Virgin Airlines, the other major Australian-based carrier, has launched a challenge to Qantas’s dominance in the domestic business class trade. Virgin’s international head Richard Branson told the Business Spectator website this month that Qantas had been able to utilise $1.5 billion of income from business class passengers “to subsidise Jetstar and their economy class.” He added, “[W]e would like to take $300-$400 million of that away from them.”
Qantas has reportedly enlisted the services of consultancy firm Bain, which drew up the restructuring plans that were imposed at a number of American-based airlines, at the expense of wages, conditions and hundreds of jobs.
Thousands of Qantas workers—from pilots to baggage handlers—sense that an offensive is looming. Previous union agreements have enabled the Qantas Group to establish an international workforce employed on vastly divergent wages and conditions and transfer more and more of its services overseas. In 2008, 1,750 Australian Qantas staff were made redundant.
While the unions have insisted they will not accept an agreement that does not include job security, their entire record proves otherwise. From the 1989 pilots’ strike, to the bankruptcy of Ansett Airlines 10 years ago, to the acceptance of substandard conditions for Virgin and Jetstar crews, to the 2008 redundancies, the unions have collaborated with Australian airlines to cut costs and jobs.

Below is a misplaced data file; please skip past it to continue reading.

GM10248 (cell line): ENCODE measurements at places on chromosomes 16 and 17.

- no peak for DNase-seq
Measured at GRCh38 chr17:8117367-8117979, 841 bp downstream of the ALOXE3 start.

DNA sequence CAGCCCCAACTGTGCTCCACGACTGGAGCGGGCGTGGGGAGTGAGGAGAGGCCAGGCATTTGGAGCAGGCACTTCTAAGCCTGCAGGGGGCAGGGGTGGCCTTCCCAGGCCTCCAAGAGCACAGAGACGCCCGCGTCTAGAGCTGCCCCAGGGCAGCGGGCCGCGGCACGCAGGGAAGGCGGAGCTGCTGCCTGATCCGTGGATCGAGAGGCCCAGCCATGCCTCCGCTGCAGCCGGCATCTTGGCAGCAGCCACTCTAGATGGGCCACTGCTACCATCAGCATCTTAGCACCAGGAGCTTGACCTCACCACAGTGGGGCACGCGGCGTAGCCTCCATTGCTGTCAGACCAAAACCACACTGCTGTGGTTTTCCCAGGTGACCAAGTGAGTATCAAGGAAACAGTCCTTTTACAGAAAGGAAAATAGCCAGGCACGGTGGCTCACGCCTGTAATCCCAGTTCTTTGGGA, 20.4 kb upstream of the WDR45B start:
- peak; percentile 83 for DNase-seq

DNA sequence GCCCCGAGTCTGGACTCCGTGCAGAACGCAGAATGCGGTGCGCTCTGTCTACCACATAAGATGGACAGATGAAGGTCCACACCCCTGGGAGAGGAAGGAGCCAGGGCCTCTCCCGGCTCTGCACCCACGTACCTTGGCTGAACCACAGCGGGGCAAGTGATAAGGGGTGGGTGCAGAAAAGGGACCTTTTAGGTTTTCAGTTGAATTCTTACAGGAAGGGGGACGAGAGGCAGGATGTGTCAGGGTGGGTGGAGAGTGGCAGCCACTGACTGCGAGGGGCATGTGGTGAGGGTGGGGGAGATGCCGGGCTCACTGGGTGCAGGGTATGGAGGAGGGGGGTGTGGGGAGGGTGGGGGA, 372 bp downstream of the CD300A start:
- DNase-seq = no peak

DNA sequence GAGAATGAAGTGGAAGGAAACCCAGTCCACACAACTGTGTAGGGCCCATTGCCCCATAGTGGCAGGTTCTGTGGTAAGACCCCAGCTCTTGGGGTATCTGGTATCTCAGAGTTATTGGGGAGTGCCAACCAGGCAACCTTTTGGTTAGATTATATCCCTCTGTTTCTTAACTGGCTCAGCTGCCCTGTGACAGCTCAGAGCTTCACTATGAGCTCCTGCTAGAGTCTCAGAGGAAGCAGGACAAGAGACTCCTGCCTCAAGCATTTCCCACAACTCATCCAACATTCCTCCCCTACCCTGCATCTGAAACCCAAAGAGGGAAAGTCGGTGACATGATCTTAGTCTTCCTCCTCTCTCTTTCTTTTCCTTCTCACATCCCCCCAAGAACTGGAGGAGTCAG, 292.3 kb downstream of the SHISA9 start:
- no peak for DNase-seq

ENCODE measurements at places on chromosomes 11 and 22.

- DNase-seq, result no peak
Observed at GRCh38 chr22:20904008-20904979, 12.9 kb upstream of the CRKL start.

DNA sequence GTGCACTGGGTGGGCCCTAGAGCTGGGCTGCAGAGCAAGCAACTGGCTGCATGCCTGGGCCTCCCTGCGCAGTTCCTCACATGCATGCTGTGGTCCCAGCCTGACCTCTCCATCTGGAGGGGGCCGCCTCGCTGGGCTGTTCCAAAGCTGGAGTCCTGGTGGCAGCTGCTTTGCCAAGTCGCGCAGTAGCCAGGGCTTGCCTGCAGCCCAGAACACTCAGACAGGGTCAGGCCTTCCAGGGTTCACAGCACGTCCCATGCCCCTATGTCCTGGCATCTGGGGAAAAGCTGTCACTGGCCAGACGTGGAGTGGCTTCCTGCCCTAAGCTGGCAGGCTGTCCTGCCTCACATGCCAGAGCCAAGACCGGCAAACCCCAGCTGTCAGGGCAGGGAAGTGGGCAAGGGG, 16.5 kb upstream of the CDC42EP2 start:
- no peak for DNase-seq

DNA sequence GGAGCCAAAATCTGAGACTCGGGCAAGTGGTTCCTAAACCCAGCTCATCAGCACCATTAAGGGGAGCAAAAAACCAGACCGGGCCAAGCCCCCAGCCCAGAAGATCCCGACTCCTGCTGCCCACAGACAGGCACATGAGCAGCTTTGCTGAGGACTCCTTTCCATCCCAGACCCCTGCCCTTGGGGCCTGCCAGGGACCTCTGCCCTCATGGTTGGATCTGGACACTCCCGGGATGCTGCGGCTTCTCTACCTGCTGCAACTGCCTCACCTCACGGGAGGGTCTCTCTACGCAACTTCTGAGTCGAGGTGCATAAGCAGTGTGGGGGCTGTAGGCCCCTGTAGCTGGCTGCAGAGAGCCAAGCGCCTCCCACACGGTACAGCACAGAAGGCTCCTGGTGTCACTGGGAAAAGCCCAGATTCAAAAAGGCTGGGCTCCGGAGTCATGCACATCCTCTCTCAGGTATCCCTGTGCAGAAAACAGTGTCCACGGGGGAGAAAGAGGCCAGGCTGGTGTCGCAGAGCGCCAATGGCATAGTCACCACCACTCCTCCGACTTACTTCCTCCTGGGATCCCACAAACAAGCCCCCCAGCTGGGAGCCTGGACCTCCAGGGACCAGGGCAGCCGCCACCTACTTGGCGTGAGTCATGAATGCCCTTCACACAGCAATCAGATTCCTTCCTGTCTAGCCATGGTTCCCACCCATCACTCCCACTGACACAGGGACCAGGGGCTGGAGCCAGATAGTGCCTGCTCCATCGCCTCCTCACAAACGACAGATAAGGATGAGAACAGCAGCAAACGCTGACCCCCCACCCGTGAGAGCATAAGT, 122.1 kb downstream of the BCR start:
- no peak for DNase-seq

At every point, the primary concern of the unions has been to protect the industry’s “international competitiveness.” In exchange, the unions have retained coverage of the remaining workforce and involvement in the multi-million dollar funds holding workers’ superannuation retirement benefits.
There is little doubt that the unions are working behind the scenes to convince Qantas to moderate its global reorientation by offering to slash their own members’ conditions. In mid-May, pilots union national president Barry Jackson stated: “If chief executive Alan Joyce and his executives sit down with pilots and other workers, there are any number of ways to achieve productivity gains without scrapping Qantas’s 90-year history and shifting overseas.”
Any concessions the unions give Qantas will only feed into setting lower benchmarks across the entire airline industry. Workers are being pitted against one another in a never-ending downward spiralling of conditions.